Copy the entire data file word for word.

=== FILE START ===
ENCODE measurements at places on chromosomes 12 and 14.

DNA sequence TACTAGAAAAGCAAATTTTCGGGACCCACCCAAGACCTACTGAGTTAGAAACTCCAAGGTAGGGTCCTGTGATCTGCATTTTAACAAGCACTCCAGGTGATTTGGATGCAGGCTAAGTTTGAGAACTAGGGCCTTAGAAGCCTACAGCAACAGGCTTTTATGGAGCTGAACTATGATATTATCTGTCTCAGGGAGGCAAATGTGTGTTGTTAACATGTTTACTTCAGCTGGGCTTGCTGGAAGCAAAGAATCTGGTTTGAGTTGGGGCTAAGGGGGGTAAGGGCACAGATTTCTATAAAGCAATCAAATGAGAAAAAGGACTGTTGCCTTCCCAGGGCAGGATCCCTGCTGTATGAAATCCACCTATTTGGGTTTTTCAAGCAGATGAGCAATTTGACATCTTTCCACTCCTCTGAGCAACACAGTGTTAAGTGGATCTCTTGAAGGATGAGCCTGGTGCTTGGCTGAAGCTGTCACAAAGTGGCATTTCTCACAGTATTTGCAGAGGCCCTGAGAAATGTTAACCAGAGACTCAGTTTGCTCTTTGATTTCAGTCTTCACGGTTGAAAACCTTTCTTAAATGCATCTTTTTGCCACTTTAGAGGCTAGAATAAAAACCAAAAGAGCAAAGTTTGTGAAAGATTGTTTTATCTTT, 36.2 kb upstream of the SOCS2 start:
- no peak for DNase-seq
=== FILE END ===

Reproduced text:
ENCODE measurements at places on chromosomes 12 and 14.

DNA sequence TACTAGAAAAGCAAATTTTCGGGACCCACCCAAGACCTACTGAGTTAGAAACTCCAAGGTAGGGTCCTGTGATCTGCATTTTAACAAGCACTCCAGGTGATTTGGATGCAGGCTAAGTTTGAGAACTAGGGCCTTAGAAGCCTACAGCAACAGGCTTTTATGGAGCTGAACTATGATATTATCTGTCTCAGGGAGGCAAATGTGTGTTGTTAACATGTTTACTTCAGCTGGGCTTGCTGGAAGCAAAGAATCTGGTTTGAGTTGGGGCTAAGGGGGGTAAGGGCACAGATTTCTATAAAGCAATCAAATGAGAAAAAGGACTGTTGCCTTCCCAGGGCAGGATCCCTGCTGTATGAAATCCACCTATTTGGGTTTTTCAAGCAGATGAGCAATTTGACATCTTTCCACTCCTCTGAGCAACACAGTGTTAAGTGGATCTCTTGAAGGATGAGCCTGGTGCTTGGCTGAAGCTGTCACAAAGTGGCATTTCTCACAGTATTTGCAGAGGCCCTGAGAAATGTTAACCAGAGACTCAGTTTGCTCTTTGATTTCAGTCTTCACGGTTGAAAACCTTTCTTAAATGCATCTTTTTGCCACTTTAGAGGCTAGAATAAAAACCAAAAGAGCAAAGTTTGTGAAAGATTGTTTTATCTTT, 36.2 kb upstream of the SOCS2 start:
- no peak for DNase-seq